Unless you visit a zoo or a bird sanctuary owls are the birds that are very rarely seen. Here in my state there are only four species of owls; The Great Horned Owl, The Barred Owl, and The Screech Owl. In a previous internship job I had the opportunity to work and take care of The Barred Owl; this is when I fell in love with this beautiful creature. We all know that owls are the top night time predators when it comes to birds of prey. They are the night time equivalent to the eagles, hawks, and falcons of the day. They can be graceful flyers and hunting their unwary prey in complete silence. During the weeks of my internship at the Rehabilitation center I was able to nurture the sick or hurt owls that we took in. Not only was I lucky enough to be up and close with these beautiful creatures, but I learned interesting things as well especially at feeding time the Screech Owls fed on insects mostly, while the Barred Owls ate mainly mice or shrews.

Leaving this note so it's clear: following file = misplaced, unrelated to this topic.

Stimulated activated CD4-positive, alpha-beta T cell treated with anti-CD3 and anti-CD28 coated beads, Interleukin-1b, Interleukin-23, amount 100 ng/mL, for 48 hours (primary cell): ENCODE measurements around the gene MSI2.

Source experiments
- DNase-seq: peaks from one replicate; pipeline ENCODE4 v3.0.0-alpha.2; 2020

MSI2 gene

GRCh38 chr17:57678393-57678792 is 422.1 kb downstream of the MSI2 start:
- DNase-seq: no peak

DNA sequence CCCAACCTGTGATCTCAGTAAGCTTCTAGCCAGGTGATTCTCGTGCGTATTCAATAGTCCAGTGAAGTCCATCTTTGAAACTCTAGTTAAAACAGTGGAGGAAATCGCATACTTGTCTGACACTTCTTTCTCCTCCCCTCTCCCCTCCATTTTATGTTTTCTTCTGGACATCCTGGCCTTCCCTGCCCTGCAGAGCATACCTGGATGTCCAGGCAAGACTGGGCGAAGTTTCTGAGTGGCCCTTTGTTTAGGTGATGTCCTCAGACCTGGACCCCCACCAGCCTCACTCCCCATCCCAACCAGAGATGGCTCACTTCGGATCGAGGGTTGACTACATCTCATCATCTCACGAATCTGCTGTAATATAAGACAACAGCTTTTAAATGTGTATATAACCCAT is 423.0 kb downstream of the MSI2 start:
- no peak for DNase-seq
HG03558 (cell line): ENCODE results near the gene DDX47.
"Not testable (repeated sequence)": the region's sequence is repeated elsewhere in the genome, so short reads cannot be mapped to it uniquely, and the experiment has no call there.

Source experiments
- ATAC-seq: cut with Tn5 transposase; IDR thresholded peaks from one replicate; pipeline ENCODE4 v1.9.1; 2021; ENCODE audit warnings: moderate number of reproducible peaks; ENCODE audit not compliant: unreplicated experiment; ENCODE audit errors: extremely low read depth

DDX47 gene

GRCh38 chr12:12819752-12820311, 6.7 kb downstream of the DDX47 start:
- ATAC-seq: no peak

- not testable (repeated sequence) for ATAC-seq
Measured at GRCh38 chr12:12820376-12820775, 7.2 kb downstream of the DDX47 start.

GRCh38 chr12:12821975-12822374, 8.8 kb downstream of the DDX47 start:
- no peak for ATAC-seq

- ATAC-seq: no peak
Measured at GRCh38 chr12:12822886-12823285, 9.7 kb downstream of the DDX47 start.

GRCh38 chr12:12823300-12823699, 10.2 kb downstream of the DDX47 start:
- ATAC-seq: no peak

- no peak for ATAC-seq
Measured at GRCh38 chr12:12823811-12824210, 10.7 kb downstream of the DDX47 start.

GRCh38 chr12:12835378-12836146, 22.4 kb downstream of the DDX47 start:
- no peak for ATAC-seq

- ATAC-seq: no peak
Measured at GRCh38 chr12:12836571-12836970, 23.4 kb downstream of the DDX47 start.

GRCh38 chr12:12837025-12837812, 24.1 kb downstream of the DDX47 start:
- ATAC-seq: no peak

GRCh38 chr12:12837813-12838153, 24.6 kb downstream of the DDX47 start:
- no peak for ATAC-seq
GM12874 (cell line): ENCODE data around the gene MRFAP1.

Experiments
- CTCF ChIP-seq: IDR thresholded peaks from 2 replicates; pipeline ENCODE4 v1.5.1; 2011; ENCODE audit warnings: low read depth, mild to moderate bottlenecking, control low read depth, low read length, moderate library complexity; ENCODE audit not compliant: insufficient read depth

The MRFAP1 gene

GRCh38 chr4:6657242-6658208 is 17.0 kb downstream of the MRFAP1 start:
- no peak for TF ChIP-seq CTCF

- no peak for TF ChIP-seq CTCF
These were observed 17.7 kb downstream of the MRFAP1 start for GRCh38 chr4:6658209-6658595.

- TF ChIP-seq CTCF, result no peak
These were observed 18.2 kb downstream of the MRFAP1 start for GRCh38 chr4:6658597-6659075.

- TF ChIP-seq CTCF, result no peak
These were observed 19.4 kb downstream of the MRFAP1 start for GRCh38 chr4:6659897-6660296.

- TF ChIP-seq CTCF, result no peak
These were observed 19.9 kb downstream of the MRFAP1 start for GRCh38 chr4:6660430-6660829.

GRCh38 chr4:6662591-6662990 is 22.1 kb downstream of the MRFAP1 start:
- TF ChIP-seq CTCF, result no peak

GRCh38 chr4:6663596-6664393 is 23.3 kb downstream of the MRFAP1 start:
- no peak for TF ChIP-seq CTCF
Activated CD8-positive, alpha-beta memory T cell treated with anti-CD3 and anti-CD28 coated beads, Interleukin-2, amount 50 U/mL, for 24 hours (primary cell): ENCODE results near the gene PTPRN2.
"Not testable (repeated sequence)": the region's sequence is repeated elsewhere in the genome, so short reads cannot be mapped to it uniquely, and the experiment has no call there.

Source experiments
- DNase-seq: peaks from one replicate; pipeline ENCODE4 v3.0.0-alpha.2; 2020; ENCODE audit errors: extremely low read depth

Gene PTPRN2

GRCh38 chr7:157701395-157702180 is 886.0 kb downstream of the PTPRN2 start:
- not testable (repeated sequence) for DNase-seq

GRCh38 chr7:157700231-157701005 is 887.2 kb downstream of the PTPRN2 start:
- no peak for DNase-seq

Did you know..? Owls can be found in the folklore and culture of practically every country and continent in the world. For instance, the owl in African culture is taboo, whose name is whispered in hushed tones. Or in the American Indian culture, owls are looked upon as ‘messengers’ and/or ‘familiars’. Also owls can be seen in several children books such as my daughter’s favorite Little Owl Lost by Chris Houghton. After reading countless times this cute book and my experiences working along with owls I wanted to create a unique planter that not only myself would enjoy, but others that love this mysterious creature!
By following the link you can see my one of a kind owl planter!